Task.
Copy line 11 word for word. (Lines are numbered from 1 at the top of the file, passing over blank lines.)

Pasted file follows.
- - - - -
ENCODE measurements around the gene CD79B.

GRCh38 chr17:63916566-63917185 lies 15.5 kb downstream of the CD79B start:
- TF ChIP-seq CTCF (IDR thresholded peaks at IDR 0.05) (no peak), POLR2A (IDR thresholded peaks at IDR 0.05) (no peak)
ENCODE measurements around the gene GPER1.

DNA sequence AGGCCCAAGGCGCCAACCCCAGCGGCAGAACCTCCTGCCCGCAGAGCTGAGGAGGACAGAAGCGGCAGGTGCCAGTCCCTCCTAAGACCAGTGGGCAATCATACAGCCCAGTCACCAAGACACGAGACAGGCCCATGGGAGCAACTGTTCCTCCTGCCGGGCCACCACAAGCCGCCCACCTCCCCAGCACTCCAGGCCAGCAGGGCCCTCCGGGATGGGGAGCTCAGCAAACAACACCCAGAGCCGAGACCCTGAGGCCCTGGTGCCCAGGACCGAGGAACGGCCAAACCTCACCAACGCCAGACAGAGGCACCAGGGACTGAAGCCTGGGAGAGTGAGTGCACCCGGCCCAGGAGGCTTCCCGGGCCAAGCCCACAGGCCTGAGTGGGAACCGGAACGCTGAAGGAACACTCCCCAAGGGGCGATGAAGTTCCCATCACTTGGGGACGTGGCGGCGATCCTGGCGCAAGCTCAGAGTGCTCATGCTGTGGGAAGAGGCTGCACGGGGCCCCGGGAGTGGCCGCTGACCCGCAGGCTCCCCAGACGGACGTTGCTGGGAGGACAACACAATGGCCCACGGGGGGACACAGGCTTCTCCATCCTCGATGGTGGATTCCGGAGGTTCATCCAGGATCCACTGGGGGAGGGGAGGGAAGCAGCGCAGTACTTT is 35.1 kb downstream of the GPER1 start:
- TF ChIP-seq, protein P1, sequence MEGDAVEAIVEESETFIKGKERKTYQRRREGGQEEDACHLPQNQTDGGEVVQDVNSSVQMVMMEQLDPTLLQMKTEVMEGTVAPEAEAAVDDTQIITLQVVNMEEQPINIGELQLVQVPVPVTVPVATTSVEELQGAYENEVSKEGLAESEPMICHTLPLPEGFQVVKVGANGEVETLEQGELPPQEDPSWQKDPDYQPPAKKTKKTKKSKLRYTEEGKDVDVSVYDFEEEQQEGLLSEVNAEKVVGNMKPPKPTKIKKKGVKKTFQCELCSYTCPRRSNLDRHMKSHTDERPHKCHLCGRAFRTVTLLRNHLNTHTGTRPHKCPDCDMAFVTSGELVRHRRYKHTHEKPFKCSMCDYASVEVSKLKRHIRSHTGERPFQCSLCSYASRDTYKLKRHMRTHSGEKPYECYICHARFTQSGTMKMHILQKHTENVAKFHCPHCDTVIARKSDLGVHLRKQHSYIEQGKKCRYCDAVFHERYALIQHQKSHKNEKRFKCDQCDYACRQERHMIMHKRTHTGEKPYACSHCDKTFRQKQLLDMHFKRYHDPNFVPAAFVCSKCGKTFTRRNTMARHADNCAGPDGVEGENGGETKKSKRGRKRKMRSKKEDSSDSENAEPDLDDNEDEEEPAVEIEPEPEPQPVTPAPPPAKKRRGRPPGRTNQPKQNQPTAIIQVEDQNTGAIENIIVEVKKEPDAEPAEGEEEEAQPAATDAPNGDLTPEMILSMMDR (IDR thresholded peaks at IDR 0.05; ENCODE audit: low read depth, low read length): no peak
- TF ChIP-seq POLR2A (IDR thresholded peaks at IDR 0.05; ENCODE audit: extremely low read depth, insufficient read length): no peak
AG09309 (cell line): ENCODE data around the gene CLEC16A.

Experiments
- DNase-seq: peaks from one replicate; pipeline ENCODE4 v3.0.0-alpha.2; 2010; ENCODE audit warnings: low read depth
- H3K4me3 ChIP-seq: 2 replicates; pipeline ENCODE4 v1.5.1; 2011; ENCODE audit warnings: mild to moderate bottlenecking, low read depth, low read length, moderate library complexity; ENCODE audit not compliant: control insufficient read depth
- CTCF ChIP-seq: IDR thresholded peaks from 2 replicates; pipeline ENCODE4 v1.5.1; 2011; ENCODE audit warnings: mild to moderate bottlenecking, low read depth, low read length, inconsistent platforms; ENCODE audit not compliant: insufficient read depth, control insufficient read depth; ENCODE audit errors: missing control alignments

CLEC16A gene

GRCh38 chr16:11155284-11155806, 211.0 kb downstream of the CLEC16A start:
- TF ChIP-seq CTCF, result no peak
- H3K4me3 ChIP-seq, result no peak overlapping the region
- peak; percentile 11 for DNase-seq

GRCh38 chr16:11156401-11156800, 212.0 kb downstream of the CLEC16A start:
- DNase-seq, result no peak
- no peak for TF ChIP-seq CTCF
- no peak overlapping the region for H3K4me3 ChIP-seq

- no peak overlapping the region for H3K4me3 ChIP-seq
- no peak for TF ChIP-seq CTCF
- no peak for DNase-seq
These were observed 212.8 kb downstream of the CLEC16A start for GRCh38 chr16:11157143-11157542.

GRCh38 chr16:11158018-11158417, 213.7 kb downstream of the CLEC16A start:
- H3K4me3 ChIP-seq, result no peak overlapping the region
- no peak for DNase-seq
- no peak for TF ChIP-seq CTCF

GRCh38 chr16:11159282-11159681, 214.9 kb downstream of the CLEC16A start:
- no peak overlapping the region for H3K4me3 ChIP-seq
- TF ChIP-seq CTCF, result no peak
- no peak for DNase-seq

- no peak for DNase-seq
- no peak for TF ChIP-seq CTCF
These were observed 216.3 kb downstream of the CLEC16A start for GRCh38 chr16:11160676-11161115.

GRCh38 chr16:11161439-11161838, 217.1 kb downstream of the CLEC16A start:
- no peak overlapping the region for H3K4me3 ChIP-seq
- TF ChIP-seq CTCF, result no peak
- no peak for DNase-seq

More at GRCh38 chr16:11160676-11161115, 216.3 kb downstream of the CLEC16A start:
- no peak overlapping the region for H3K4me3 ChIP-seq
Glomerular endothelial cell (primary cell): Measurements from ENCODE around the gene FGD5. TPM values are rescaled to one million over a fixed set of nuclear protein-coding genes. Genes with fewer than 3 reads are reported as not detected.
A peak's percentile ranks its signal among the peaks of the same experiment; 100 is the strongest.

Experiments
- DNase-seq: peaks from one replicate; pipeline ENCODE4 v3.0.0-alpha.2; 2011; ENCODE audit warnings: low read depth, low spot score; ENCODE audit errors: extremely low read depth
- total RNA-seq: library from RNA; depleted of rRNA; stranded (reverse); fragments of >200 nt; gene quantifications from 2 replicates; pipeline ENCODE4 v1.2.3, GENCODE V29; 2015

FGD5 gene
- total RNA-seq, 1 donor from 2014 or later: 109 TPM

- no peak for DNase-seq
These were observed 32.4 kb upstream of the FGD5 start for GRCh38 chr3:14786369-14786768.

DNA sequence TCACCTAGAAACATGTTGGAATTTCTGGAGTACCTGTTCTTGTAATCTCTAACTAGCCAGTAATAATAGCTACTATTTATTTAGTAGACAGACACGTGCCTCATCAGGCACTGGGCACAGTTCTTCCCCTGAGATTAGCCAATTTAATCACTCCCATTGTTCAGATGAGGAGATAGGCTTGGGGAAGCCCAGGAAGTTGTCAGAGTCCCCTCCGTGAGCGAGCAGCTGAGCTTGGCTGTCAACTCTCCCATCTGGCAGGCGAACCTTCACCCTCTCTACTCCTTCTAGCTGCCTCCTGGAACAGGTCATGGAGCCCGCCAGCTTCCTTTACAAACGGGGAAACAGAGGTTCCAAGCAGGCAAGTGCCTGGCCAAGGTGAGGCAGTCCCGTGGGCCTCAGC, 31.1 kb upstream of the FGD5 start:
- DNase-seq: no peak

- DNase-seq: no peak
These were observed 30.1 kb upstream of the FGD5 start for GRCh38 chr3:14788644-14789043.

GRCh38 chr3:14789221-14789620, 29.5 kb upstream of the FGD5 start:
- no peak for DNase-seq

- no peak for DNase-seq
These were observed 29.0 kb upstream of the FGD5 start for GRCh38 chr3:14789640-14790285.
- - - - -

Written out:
- H3K4me3 ChIP-seq: 2 replicates; pipeline ENCODE4 v1.5.1; 2011; ENCODE audit warnings: mild to moderate bottlenecking, low read depth, low read length, moderate library complexity; ENCODE audit not compliant: control insufficient read depth